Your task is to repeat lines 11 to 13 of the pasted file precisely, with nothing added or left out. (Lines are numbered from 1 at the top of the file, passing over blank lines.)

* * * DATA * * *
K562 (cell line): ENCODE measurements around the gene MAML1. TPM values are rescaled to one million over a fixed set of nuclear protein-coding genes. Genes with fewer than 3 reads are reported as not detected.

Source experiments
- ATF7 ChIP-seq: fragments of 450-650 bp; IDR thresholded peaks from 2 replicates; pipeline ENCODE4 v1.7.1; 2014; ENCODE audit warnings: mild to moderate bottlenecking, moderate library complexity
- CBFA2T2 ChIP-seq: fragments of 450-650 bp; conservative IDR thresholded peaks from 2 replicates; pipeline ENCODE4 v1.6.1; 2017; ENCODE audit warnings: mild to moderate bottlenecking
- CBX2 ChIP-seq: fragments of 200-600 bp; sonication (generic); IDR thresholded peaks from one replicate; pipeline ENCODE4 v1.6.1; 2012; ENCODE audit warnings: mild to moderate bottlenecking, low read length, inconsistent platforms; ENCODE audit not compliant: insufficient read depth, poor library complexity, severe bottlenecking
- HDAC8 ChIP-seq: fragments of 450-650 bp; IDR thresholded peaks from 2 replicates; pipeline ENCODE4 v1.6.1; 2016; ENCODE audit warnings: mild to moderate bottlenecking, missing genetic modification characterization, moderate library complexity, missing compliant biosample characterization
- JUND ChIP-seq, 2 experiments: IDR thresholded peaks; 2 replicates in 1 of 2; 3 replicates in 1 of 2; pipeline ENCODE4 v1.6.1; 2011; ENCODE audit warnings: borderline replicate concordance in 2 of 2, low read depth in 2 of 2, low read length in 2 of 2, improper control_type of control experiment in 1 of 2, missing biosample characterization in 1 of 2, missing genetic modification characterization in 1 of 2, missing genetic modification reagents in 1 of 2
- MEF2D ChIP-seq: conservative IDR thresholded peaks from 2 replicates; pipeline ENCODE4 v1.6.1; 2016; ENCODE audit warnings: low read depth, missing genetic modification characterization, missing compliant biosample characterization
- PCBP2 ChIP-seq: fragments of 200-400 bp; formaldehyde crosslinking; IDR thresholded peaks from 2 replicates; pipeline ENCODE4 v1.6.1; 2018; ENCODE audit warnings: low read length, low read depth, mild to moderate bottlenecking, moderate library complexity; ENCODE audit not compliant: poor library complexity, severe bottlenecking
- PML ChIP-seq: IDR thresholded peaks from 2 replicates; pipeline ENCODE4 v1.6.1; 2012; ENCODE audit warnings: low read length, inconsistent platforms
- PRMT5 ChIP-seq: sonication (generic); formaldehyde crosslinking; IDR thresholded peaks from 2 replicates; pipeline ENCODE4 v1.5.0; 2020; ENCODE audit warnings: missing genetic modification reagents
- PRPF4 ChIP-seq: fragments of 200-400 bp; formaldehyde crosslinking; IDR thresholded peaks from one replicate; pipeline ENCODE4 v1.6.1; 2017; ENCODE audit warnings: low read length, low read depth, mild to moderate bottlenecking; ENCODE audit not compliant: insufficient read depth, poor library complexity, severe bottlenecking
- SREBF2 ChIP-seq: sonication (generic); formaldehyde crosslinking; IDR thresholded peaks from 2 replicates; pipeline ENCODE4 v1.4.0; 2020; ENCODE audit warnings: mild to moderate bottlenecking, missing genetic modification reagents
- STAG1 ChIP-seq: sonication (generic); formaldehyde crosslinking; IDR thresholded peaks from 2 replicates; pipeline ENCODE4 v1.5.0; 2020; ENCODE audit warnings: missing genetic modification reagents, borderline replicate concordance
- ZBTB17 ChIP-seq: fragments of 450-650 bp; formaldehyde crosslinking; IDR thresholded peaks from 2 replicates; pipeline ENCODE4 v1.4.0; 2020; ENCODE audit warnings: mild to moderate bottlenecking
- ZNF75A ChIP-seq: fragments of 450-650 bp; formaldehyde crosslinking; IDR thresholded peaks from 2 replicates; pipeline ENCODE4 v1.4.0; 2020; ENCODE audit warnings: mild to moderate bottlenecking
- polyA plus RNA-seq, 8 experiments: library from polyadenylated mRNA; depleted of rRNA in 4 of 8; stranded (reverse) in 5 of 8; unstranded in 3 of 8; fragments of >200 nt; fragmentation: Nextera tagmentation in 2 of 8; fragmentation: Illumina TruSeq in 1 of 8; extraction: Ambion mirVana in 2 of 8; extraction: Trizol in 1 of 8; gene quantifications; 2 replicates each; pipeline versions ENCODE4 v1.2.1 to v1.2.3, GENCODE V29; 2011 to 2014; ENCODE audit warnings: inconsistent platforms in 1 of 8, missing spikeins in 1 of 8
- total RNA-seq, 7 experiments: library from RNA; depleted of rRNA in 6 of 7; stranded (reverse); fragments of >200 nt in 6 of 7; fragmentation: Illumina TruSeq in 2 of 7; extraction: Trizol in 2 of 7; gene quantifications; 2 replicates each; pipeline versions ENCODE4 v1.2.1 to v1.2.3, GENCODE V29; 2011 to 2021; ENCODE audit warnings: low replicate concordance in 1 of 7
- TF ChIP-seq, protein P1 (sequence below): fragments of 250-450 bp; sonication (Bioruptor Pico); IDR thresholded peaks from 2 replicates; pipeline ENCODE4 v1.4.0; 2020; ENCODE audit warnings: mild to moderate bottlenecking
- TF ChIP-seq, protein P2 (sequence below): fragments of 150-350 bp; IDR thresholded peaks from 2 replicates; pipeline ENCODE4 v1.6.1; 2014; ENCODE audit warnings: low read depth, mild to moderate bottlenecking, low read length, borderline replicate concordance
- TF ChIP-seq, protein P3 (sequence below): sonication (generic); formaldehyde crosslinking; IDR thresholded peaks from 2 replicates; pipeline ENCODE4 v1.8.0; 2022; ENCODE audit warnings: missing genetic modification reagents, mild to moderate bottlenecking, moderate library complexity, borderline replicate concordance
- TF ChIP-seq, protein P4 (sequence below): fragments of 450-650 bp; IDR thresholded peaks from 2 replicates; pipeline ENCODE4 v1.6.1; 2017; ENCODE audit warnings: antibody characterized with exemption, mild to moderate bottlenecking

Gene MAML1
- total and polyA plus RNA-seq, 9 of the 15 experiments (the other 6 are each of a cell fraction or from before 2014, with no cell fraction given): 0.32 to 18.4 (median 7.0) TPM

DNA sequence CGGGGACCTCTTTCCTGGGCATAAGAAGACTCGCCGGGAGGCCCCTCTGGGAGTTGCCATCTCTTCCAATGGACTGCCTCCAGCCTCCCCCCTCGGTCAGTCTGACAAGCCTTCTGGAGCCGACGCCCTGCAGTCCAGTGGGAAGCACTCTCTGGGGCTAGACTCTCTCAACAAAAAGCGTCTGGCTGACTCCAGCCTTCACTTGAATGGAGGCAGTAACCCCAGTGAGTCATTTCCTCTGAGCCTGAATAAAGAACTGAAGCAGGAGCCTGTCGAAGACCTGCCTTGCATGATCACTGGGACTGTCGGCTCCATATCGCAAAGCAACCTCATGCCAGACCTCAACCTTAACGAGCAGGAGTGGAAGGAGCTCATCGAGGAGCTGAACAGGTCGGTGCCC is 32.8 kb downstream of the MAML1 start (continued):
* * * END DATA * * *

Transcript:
- PRMT5 ChIP-seq: sonication (generic); formaldehyde crosslinking; IDR thresholded peaks from 2 replicates; pipeline ENCODE4 v1.5.0; 2020; ENCODE audit warnings: missing genetic modification reagents
- PRPF4 ChIP-seq: fragments of 200-400 bp; formaldehyde crosslinking; IDR thresholded peaks from one replicate; pipeline ENCODE4 v1.6.1; 2017; ENCODE audit warnings: low read length, low read depth, mild to moderate bottlenecking; ENCODE audit not compliant: insufficient read depth, poor library complexity, severe bottlenecking
- SREBF2 ChIP-seq: sonication (generic); formaldehyde crosslinking; IDR thresholded peaks from 2 replicates; pipeline ENCODE4 v1.4.0; 2020; ENCODE audit warnings: mild to moderate bottlenecking, missing genetic modification reagents